“I think I got the break back immediately in the third set and that was big, because he was playing the better tennis,” Murray said.
“His shot-making was exceptional and he uses the angles better than maybe any other player on tour because of the spin he puts on it.
“I started putting some returns in the court and struggled to push up on my first serve, got a little stiff in my lower back. “It was a tough match. Obviously the crowd is right behind him and it was perfect preparation for the Davis Cup final, in an atmosphere like that.”
The first set was a 73-minute cliff-hanger. Murray stormed out of the blocks to lead 3-0, but with his first serve faltering, Gasquet found a way to work his way back into it, levelling at 4-4 after a break to love in the seventh game.
Murray also let slip a 3-1 lead in the tie-break and had to save a setpoint at 5-6, but the second seed pushed Gasquet into making errors off his forehand side and he finally edged it 9-7.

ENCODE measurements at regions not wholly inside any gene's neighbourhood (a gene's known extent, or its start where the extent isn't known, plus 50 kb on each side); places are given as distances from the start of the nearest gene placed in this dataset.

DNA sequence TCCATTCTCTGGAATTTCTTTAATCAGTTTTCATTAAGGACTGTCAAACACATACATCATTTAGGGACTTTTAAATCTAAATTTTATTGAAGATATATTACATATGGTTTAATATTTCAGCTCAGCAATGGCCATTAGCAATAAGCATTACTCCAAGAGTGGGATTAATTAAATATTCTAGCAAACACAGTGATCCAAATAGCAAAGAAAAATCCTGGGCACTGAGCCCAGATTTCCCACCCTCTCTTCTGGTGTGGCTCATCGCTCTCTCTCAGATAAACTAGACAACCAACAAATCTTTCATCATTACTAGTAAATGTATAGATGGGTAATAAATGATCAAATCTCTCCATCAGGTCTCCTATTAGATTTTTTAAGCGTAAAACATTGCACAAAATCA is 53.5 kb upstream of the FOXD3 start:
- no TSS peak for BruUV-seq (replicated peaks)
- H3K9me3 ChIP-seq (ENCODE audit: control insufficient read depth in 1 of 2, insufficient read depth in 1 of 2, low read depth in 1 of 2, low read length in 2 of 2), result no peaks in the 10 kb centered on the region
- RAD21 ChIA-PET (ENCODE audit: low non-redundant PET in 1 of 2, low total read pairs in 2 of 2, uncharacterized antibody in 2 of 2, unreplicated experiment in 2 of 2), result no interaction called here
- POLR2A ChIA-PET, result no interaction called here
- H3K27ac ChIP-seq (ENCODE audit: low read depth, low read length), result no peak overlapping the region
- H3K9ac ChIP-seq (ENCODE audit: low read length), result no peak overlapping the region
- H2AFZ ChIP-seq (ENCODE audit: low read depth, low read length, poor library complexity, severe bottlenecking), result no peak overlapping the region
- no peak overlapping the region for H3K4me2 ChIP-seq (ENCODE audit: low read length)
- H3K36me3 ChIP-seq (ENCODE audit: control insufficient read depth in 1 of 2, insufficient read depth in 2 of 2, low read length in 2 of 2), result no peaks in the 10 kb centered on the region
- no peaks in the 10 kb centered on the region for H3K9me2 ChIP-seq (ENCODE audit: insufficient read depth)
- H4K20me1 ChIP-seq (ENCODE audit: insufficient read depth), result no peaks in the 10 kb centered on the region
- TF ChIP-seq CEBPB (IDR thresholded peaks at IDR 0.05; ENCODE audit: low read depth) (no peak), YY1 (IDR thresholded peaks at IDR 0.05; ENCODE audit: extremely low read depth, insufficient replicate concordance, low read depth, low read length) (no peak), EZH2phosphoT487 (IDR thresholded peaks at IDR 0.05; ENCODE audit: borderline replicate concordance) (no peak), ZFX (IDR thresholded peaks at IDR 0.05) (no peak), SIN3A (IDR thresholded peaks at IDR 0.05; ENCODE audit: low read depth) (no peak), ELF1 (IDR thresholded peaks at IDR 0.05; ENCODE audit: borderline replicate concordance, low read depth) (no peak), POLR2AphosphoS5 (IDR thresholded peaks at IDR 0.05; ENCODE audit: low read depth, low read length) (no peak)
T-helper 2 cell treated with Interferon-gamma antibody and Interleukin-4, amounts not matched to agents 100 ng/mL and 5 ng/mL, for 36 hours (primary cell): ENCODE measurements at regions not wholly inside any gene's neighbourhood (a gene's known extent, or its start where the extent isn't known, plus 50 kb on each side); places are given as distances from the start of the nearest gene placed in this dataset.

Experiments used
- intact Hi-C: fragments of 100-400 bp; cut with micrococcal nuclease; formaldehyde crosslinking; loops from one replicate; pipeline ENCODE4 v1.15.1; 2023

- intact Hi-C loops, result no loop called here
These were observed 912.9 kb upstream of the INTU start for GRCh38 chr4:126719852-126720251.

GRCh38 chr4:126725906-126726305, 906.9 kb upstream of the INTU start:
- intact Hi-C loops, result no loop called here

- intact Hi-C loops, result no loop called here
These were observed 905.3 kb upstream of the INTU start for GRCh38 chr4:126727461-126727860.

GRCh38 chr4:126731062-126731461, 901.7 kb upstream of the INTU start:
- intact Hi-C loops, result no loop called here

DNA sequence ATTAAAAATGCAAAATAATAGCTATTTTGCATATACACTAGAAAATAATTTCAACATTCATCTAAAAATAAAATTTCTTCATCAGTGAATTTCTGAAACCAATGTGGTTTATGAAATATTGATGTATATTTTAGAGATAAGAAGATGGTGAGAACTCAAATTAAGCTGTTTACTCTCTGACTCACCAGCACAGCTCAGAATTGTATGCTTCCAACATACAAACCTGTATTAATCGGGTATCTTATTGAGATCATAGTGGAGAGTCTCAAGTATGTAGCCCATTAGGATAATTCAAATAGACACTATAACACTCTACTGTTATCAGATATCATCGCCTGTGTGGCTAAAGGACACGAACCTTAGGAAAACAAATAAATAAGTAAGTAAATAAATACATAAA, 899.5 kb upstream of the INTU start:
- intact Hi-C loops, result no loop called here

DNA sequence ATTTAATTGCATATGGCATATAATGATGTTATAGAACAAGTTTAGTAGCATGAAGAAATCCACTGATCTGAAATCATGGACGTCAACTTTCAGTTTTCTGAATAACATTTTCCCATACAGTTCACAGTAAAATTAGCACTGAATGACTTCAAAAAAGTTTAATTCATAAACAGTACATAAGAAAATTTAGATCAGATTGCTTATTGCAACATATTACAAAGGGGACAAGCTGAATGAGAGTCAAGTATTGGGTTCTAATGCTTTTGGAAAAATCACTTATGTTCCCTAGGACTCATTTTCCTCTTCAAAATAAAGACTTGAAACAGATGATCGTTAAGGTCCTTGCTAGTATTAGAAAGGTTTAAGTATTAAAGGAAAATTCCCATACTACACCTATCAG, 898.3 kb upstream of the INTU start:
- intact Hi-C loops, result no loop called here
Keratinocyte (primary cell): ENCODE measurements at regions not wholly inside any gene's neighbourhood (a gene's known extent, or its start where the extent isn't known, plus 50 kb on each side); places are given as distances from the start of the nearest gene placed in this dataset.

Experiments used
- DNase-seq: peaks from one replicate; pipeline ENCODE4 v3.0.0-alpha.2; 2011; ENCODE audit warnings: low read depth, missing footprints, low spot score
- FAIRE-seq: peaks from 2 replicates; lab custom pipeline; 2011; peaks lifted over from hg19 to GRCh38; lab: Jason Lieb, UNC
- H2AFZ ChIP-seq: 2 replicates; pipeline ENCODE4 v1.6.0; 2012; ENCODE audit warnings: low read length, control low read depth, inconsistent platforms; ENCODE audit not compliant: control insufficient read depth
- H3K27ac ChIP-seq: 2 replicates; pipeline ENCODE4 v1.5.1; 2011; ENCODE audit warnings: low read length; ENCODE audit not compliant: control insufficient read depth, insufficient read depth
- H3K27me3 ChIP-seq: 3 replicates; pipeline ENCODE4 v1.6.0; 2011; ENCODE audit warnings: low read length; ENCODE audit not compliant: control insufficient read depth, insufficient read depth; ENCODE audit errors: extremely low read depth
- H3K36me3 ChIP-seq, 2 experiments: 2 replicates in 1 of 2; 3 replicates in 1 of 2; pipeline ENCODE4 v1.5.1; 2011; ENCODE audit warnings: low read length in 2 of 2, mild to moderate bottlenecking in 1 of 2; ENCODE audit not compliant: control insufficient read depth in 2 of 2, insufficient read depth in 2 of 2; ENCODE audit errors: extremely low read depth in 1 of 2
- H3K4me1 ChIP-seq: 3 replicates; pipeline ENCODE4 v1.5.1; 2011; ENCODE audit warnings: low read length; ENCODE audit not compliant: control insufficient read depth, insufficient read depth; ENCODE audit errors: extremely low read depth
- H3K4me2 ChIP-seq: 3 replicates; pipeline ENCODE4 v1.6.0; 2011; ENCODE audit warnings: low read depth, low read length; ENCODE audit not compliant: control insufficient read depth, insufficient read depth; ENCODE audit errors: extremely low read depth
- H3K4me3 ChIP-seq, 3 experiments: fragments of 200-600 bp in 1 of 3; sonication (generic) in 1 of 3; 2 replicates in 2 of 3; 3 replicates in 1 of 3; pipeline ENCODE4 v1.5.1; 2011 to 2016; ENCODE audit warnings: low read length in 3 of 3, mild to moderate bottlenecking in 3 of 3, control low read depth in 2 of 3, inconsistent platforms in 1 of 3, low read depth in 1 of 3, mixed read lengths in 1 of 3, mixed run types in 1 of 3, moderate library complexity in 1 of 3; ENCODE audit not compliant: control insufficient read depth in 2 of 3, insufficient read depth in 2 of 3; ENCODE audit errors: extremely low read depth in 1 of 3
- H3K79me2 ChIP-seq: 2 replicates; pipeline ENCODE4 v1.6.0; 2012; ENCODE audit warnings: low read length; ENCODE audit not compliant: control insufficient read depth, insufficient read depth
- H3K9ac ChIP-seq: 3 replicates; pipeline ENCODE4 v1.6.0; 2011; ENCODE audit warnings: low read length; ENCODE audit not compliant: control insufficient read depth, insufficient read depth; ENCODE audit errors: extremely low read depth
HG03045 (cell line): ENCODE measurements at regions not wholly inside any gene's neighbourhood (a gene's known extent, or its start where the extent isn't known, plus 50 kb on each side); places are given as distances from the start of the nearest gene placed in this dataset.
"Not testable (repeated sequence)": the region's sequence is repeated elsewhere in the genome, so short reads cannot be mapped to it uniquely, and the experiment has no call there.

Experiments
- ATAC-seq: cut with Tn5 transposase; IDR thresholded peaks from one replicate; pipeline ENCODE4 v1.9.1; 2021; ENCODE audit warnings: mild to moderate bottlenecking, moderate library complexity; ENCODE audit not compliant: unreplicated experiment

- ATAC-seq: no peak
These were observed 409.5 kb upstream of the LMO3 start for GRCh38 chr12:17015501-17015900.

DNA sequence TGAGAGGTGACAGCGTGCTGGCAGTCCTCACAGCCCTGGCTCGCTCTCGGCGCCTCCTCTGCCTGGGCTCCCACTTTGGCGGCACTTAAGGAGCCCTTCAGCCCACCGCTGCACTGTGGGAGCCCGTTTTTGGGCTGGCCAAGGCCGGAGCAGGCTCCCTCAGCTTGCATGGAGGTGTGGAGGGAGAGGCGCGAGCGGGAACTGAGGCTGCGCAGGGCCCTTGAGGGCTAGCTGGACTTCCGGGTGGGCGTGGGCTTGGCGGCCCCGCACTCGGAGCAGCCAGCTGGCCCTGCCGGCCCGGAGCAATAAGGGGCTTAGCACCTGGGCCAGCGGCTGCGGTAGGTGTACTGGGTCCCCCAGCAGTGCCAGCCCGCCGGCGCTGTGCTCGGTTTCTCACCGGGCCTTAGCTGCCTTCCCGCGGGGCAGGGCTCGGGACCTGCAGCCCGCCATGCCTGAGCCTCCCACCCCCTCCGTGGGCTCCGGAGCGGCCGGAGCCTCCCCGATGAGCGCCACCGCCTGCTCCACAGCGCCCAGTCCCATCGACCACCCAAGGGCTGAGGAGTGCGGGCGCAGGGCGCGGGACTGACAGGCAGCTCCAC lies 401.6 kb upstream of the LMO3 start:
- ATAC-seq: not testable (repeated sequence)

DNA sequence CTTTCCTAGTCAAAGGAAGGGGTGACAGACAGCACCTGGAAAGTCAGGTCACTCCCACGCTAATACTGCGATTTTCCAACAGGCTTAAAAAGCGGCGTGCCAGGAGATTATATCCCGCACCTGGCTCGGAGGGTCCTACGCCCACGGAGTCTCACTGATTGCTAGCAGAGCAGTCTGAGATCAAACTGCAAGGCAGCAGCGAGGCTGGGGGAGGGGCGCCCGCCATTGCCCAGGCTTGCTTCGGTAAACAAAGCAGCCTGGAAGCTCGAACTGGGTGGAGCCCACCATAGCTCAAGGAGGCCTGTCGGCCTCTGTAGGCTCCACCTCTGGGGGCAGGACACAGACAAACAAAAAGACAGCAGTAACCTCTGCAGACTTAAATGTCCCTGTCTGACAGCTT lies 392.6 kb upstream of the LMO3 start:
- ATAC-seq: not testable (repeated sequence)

It was Gasquet though who looked stronger and a sloppy game from a frustrated looking Murray gave Gasquet a break to lead 4-2 in the second set. That proved to be enough for the Frenchman to win the set as he comfortably held serve twice.
There were worrying signs from Murray minutes later as he grimaced in pain after stretching for a return, but the world No. 2 then erased two break points to hold serve.
Two games later, however, there was to be no reprise from the Scot as Gasquet sealed the break with a superb forehand crosscourt drive off a big first serve.
Murray broke back immediately to level at 2-2, however, and with Gasquet visibly tiring he grabbed the break he needed in the eighth game when the 10th seed netted under pressure.
The win meant that Murray joined Roger Federer, Rafael Nadal and Novak Djokovic as the only players to reach the semi-finals or better at all nine of the Masters 1000 Series tournaments during their career.